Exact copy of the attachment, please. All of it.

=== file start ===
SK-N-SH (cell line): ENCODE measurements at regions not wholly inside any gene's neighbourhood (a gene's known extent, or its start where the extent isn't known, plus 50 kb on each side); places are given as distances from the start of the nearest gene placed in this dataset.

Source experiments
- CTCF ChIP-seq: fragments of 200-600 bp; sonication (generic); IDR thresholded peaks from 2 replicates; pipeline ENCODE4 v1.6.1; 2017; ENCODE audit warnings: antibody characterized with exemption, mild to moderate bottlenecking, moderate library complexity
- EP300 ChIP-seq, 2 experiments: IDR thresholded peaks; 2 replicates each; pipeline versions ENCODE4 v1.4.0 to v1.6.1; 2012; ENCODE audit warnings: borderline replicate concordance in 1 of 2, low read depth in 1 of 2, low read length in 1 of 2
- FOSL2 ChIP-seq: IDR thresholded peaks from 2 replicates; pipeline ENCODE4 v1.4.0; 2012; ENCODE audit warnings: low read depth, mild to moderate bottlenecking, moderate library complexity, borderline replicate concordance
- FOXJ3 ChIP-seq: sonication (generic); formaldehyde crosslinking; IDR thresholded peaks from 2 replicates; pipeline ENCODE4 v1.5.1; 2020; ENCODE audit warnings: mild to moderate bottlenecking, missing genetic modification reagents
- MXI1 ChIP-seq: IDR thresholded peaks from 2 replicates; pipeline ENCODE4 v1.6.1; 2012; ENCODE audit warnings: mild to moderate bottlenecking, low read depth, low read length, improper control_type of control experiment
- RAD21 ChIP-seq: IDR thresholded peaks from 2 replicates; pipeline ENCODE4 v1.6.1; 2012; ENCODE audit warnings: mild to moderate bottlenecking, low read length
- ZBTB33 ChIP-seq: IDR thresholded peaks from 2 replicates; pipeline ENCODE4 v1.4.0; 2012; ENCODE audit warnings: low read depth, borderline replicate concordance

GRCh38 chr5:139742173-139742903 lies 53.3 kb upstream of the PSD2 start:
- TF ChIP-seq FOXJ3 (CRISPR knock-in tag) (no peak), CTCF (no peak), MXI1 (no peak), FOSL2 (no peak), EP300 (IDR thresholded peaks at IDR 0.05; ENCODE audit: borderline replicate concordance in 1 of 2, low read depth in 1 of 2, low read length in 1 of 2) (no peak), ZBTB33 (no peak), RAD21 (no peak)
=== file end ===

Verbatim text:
SK-N-SH (cell line): ENCODE measurements at regions not wholly inside any gene's neighbourhood (a gene's known extent, or its start where the extent isn't known, plus 50 kb on each side); places are given as distances from the start of the nearest gene placed in this dataset.

Source experiments
- CTCF ChIP-seq: fragments of 200-600 bp; sonication (generic); IDR thresholded peaks from 2 replicates; pipeline ENCODE4 v1.6.1; 2017; ENCODE audit warnings: antibody characterized with exemption, mild to moderate bottlenecking, moderate library complexity
- EP300 ChIP-seq, 2 experiments: IDR thresholded peaks; 2 replicates each; pipeline versions ENCODE4 v1.4.0 to v1.6.1; 2012; ENCODE audit warnings: borderline replicate concordance in 1 of 2, low read depth in 1 of 2, low read length in 1 of 2
- FOSL2 ChIP-seq: IDR thresholded peaks from 2 replicates; pipeline ENCODE4 v1.4.0; 2012; ENCODE audit warnings: low read depth, mild to moderate bottlenecking, moderate library complexity, borderline replicate concordance
- FOXJ3 ChIP-seq: sonication (generic); formaldehyde crosslinking; IDR thresholded peaks from 2 replicates; pipeline ENCODE4 v1.5.1; 2020; ENCODE audit warnings: mild to moderate bottlenecking, missing genetic modification reagents
- MXI1 ChIP-seq: IDR thresholded peaks from 2 replicates; pipeline ENCODE4 v1.6.1; 2012; ENCODE audit warnings: mild to moderate bottlenecking, low read depth, low read length, improper control_type of control experiment
- RAD21 ChIP-seq: IDR thresholded peaks from 2 replicates; pipeline ENCODE4 v1.6.1; 2012; ENCODE audit warnings: mild to moderate bottlenecking, low read length
- ZBTB33 ChIP-seq: IDR thresholded peaks from 2 replicates; pipeline ENCODE4 v1.4.0; 2012; ENCODE audit warnings: low read depth, borderline replicate concordance

GRCh38 chr5:139742173-139742903 lies 53.3 kb upstream of the PSD2 start:
- TF ChIP-seq FOXJ3 (CRISPR knock-in tag) (no peak), CTCF (no peak), MXI1 (no peak), FOSL2 (no peak), EP300 (IDR thresholded peaks at IDR 0.05; ENCODE audit: borderline replicate concordance in 1 of 2, low read depth in 1 of 2, low read length in 1 of 2) (no peak), ZBTB33 (no peak), RAD21 (no peak)